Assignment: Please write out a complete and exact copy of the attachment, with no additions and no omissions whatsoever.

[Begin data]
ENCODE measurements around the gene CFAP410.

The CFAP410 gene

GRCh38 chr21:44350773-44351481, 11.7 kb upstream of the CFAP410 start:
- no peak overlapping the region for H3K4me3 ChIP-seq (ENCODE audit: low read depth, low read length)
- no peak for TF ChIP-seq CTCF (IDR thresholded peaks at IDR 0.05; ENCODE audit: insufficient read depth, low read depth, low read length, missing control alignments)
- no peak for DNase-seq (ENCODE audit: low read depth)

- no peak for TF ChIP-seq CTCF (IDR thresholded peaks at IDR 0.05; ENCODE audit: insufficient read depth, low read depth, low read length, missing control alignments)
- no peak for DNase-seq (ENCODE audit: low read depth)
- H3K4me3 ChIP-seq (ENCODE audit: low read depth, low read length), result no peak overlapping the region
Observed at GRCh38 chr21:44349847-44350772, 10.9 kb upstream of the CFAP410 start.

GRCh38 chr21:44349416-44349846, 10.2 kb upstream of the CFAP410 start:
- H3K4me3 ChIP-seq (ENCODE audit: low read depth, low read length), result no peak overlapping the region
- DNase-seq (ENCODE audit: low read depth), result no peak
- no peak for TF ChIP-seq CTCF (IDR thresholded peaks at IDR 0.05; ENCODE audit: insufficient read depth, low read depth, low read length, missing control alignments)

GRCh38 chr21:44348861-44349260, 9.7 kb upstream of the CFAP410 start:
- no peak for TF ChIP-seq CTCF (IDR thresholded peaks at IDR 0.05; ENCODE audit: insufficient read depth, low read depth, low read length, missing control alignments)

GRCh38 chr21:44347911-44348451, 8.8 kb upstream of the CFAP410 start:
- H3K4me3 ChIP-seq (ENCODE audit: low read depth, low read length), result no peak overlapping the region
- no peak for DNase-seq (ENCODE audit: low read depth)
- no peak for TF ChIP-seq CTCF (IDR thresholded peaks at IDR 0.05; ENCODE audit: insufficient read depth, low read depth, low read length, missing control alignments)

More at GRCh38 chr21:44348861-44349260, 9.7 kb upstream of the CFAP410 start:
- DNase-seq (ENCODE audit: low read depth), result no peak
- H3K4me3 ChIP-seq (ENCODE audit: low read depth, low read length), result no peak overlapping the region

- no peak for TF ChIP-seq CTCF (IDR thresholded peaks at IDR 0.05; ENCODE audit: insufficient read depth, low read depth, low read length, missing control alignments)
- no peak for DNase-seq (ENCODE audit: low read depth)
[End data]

ENCODE measurements around the gene CFAP410.

The CFAP410 gene

GRCh38 chr21:44350773-44351481, 11.7 kb upstream of the CFAP410 start:
- no peak overlapping the region for H3K4me3 ChIP-seq (ENCODE audit: low read depth, low read length)
- no peak for TF ChIP-seq CTCF (IDR thresholded peaks at IDR 0.05; ENCODE audit: insufficient read depth, low read depth, low read length, missing control alignments)
- no peak for DNase-seq (ENCODE audit: low read depth)

- no peak for TF ChIP-seq CTCF (IDR thresholded peaks at IDR 0.05; ENCODE audit: insufficient read depth, low read depth, low read length, missing control alignments)
- no peak for DNase-seq (ENCODE audit: low read depth)
- H3K4me3 ChIP-seq (ENCODE audit: low read depth, low read length), result no peak overlapping the region
Observed at GRCh38 chr21:44349847-44350772, 10.9 kb upstream of the CFAP410 start.

GRCh38 chr21:44349416-44349846, 10.2 kb upstream of the CFAP410 start:
- H3K4me3 ChIP-seq (ENCODE audit: low read depth, low read length), result no peak overlapping the region
- DNase-seq (ENCODE audit: low read depth), result no peak
- no peak for TF ChIP-seq CTCF (IDR thresholded peaks at IDR 0.05; ENCODE audit: insufficient read depth, low read depth, low read length, missing control alignments)

GRCh38 chr21:44348861-44349260, 9.7 kb upstream of the CFAP410 start:
- no peak for TF ChIP-seq CTCF (IDR thresholded peaks at IDR 0.05; ENCODE audit: insufficient read depth, low read depth, low read length, missing control alignments)

GRCh38 chr21:44347911-44348451, 8.8 kb upstream of the CFAP410 start:
- H3K4me3 ChIP-seq (ENCODE audit: low read depth, low read length), result no peak overlapping the region
- no peak for DNase-seq (ENCODE audit: low read depth)
- no peak for TF ChIP-seq CTCF (IDR thresholded peaks at IDR 0.05; ENCODE audit: insufficient read depth, low read depth, low read length, missing control alignments)

More at GRCh38 chr21:44348861-44349260, 9.7 kb upstream of the CFAP410 start:
- DNase-seq (ENCODE audit: low read depth), result no peak
- H3K4me3 ChIP-seq (ENCODE audit: low read depth, low read length), result no peak overlapping the region

- no peak for TF ChIP-seq CTCF (IDR thresholded peaks at IDR 0.05; ENCODE audit: insufficient read depth, low read depth, low read length, missing control alignments)
- no peak for DNase-seq (ENCODE audit: low read depth)